On Second Thought
John Zorn - Naked City






for better or worse, we here at Stylus, in all of our autocratic consumer-crit greed, are slaves to timeliness. A record over six months old is often discarded, deemed too old for publication, a relic in the internet age. That's why each week at Stylus, one writer takes a look at an album with the benefit of time. Whether it has been unjustly ignored, unfairly lauded, or misunderstood in some fundamental way, we aim with On Second Thought to provide a fresh look at albums that need it.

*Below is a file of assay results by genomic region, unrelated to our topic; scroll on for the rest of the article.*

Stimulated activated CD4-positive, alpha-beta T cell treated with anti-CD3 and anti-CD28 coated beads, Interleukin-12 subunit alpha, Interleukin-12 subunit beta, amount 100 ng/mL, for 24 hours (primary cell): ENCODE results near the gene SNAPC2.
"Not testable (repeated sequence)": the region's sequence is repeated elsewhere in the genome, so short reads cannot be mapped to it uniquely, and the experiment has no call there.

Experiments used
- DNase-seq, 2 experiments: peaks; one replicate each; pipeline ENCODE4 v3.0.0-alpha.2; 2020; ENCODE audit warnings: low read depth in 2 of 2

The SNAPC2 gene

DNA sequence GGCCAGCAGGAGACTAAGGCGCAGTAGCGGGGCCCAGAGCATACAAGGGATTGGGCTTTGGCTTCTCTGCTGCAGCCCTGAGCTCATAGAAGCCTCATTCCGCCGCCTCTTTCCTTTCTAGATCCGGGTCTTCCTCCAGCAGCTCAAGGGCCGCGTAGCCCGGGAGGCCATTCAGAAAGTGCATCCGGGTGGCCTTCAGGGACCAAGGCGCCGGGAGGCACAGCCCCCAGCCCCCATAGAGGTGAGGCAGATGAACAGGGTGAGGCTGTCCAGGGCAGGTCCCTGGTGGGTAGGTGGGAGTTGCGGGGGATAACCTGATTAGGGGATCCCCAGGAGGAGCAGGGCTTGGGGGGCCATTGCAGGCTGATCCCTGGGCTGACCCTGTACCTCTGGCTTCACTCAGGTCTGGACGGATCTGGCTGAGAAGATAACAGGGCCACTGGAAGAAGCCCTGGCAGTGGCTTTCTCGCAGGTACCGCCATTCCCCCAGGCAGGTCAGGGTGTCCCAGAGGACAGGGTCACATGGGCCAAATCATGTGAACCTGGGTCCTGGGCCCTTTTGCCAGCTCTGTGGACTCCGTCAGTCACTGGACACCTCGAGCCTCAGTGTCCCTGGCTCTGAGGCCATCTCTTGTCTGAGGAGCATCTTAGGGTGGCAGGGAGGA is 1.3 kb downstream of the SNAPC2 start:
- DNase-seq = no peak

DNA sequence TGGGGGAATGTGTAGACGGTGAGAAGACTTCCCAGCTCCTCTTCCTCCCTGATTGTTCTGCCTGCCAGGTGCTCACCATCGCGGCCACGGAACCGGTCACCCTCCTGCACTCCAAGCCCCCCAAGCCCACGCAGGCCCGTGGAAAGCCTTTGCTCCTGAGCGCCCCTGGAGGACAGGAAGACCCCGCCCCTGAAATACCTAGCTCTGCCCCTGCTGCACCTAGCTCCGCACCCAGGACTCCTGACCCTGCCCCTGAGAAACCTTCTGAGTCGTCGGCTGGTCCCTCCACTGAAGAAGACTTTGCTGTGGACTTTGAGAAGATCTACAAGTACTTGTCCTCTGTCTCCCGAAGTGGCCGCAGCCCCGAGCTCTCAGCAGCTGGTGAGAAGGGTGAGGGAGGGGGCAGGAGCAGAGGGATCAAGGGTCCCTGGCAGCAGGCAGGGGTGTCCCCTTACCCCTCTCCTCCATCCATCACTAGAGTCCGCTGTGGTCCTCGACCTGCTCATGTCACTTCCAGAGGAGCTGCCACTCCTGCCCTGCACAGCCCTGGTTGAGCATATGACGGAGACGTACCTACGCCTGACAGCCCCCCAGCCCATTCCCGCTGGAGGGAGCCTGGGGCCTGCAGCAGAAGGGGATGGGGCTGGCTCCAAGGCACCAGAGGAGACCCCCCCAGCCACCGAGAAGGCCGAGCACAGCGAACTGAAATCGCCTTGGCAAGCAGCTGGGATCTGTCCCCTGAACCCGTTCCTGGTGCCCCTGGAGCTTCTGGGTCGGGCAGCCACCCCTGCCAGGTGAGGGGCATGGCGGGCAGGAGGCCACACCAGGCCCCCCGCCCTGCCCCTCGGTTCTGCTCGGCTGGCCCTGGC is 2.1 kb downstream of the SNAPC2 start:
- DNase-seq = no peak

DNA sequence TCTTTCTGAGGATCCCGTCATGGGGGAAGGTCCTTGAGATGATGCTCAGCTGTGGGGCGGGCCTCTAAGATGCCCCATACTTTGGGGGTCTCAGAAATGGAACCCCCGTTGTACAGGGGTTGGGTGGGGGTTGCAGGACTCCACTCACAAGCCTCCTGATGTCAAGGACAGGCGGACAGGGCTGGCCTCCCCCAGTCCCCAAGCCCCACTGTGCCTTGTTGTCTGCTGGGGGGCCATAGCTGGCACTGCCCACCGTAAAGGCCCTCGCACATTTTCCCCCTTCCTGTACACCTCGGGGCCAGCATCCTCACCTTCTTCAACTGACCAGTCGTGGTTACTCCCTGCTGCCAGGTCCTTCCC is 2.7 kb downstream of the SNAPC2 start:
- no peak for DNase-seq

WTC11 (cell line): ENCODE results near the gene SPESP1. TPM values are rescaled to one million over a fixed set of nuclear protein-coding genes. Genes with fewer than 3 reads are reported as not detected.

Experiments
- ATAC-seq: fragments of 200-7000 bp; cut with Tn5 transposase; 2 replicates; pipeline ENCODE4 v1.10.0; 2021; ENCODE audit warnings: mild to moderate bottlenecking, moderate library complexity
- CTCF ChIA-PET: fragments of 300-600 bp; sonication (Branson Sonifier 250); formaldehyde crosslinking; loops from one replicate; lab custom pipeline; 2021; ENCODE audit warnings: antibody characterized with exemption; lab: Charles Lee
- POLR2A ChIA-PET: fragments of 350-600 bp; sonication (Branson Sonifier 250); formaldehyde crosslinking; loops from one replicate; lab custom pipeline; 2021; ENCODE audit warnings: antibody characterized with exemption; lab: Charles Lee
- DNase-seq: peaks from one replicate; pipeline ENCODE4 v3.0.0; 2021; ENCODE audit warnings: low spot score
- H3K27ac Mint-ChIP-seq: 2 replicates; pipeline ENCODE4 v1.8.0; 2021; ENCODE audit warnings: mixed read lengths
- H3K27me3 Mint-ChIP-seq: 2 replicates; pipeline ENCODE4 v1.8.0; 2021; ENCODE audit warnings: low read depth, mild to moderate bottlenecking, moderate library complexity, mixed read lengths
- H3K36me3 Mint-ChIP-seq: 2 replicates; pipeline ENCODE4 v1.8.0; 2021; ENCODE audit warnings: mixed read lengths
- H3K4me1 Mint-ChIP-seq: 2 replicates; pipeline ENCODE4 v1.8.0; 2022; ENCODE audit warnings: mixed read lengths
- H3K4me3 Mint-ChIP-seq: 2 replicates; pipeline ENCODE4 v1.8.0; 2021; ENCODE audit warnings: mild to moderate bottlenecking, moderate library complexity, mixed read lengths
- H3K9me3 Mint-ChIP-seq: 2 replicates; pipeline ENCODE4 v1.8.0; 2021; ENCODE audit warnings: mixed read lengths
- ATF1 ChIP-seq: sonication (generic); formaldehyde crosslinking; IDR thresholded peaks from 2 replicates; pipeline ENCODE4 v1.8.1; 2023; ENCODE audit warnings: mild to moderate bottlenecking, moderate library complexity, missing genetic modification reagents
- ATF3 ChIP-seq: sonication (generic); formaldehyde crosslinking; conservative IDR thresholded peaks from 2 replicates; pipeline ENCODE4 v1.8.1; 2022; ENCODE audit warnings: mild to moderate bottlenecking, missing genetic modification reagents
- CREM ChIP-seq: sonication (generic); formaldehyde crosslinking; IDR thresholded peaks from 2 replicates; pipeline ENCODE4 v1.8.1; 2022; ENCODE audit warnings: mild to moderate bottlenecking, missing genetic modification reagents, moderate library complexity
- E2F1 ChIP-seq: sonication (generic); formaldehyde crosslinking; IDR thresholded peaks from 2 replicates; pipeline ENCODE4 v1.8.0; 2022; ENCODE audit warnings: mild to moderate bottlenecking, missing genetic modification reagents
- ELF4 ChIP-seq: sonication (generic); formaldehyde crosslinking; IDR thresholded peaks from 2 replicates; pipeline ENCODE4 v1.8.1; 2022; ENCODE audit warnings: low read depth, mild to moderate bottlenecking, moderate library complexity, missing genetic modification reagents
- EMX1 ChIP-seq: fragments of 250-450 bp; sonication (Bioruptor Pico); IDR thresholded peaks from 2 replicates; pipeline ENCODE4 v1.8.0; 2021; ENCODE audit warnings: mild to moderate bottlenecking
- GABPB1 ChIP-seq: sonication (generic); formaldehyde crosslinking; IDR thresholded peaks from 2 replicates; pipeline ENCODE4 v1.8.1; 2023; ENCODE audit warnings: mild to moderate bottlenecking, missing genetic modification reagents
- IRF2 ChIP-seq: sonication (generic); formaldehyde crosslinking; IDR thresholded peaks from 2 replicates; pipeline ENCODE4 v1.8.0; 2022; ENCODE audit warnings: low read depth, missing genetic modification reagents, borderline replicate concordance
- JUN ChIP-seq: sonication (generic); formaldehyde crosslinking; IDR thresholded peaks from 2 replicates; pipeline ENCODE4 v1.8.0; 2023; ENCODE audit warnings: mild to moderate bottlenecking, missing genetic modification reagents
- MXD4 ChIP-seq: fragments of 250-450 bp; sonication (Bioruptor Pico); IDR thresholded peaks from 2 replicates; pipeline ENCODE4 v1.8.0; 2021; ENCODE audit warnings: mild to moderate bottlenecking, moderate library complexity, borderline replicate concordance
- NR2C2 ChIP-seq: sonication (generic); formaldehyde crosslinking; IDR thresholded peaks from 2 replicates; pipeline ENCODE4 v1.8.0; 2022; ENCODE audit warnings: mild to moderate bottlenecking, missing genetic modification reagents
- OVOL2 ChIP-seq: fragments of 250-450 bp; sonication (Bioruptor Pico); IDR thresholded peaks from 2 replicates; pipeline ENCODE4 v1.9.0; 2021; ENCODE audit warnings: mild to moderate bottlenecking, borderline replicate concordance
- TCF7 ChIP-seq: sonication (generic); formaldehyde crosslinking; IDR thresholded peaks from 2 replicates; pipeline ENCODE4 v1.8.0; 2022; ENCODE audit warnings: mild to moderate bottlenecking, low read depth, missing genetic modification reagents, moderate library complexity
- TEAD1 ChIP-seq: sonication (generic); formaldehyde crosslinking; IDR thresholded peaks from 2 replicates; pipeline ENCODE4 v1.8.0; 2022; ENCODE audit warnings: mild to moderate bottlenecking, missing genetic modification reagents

One of the many moments that I now consider pivotal in my convoluted musical development: I’m standing in Rainbow Records, a chain store that’s since been vacated to expand a Staples. I’m in high school. I think I have exactly seven dollars and ninety-nine cents in my pocket: enough to buy one used CD. There’s no sales tax in Delaware. So I’m trawling the bin, I check for the sorts of things I’m always looking for—I remember logging serious time in the gnomic “C” section back then: Coil, Can, Captain Beefheart—and then I come across things I didn’t expect to find. First I see Daydream Nation, which looks like a likely contender. I’m guessing someone bought this and wasn’t too fond of it, or else they’ve stopped dying their hair with Kool-Aid in preparation to go to a Midwestern liberal arts school. Or, heck, maybe they bought a 180-gram vinyl reissue that may or may not have existed at this time. Damned if I know. Then I see John Zorn’s Naked City. Well, what do I know about this album? Not much. There’s a Weegee photograph of a dead man on the cover; there’s some intricate, grotesque Japanese horror-noir artwork on the inside. I see that Yamatsuka Eye of the Boredoms—who I’d also discovered in a used bin, along with Enter the Wu-Tang, on a fateful summer day at another now-departed independent store—is involved. There are eight songs in a row that last shorter than forty-five seconds. What I’m saying is, I guess I’m sold at this point.